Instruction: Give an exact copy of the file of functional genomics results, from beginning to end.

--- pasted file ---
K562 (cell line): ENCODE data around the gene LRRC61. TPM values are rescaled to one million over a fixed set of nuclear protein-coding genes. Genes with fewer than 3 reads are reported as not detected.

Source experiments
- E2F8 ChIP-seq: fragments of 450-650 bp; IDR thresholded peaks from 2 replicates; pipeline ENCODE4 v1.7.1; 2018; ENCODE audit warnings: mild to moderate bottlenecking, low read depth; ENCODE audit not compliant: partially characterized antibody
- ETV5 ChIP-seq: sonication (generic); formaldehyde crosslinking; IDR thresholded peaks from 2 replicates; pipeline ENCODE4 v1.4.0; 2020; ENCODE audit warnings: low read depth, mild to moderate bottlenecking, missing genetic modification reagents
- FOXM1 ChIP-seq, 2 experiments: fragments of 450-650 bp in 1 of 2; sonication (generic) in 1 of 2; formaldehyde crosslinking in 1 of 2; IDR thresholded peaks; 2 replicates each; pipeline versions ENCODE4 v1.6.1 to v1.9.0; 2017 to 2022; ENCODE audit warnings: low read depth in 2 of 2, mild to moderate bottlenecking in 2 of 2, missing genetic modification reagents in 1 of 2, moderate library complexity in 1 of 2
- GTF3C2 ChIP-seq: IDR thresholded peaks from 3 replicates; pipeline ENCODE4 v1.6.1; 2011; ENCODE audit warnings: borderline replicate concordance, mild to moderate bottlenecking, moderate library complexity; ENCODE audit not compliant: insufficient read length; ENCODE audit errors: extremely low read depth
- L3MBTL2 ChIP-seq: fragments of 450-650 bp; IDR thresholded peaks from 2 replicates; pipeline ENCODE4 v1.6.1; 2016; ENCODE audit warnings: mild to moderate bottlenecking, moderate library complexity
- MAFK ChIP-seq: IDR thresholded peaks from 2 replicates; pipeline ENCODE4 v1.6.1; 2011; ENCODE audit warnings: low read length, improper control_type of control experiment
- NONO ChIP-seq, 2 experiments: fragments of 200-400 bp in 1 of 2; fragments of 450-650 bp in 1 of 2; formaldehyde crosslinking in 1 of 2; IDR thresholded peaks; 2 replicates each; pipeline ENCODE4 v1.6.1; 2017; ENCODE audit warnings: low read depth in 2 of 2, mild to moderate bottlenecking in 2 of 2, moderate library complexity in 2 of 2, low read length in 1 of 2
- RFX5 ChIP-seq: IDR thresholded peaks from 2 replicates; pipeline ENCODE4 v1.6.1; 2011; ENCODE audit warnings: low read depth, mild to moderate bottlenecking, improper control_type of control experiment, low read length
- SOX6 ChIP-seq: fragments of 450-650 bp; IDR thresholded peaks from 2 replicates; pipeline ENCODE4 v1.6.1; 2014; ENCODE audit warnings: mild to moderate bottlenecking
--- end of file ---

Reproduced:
K562 (cell line): ENCODE data around the gene LRRC61. TPM values are rescaled to one million over a fixed set of nuclear protein-coding genes. Genes with fewer than 3 reads are reported as not detected.

Source experiments
- E2F8 ChIP-seq: fragments of 450-650 bp; IDR thresholded peaks from 2 replicates; pipeline ENCODE4 v1.7.1; 2018; ENCODE audit warnings: mild to moderate bottlenecking, low read depth; ENCODE audit not compliant: partially characterized antibody
- ETV5 ChIP-seq: sonication (generic); formaldehyde crosslinking; IDR thresholded peaks from 2 replicates; pipeline ENCODE4 v1.4.0; 2020; ENCODE audit warnings: low read depth, mild to moderate bottlenecking, missing genetic modification reagents
- FOXM1 ChIP-seq, 2 experiments: fragments of 450-650 bp in 1 of 2; sonication (generic) in 1 of 2; formaldehyde crosslinking in 1 of 2; IDR thresholded peaks; 2 replicates each; pipeline versions ENCODE4 v1.6.1 to v1.9.0; 2017 to 2022; ENCODE audit warnings: low read depth in 2 of 2, mild to moderate bottlenecking in 2 of 2, missing genetic modification reagents in 1 of 2, moderate library complexity in 1 of 2
- GTF3C2 ChIP-seq: IDR thresholded peaks from 3 replicates; pipeline ENCODE4 v1.6.1; 2011; ENCODE audit warnings: borderline replicate concordance, mild to moderate bottlenecking, moderate library complexity; ENCODE audit not compliant: insufficient read length; ENCODE audit errors: extremely low read depth
- L3MBTL2 ChIP-seq: fragments of 450-650 bp; IDR thresholded peaks from 2 replicates; pipeline ENCODE4 v1.6.1; 2016; ENCODE audit warnings: mild to moderate bottlenecking, moderate library complexity
- MAFK ChIP-seq: IDR thresholded peaks from 2 replicates; pipeline ENCODE4 v1.6.1; 2011; ENCODE audit warnings: low read length, improper control_type of control experiment
- NONO ChIP-seq, 2 experiments: fragments of 200-400 bp in 1 of 2; fragments of 450-650 bp in 1 of 2; formaldehyde crosslinking in 1 of 2; IDR thresholded peaks; 2 replicates each; pipeline ENCODE4 v1.6.1; 2017; ENCODE audit warnings: low read depth in 2 of 2, mild to moderate bottlenecking in 2 of 2, moderate library complexity in 2 of 2, low read length in 1 of 2
- RFX5 ChIP-seq: IDR thresholded peaks from 2 replicates; pipeline ENCODE4 v1.6.1; 2011; ENCODE audit warnings: low read depth, mild to moderate bottlenecking, improper control_type of control experiment, low read length
- SOX6 ChIP-seq: fragments of 450-650 bp; IDR thresholded peaks from 2 replicates; pipeline ENCODE4 v1.6.1; 2014; ENCODE audit warnings: mild to moderate bottlenecking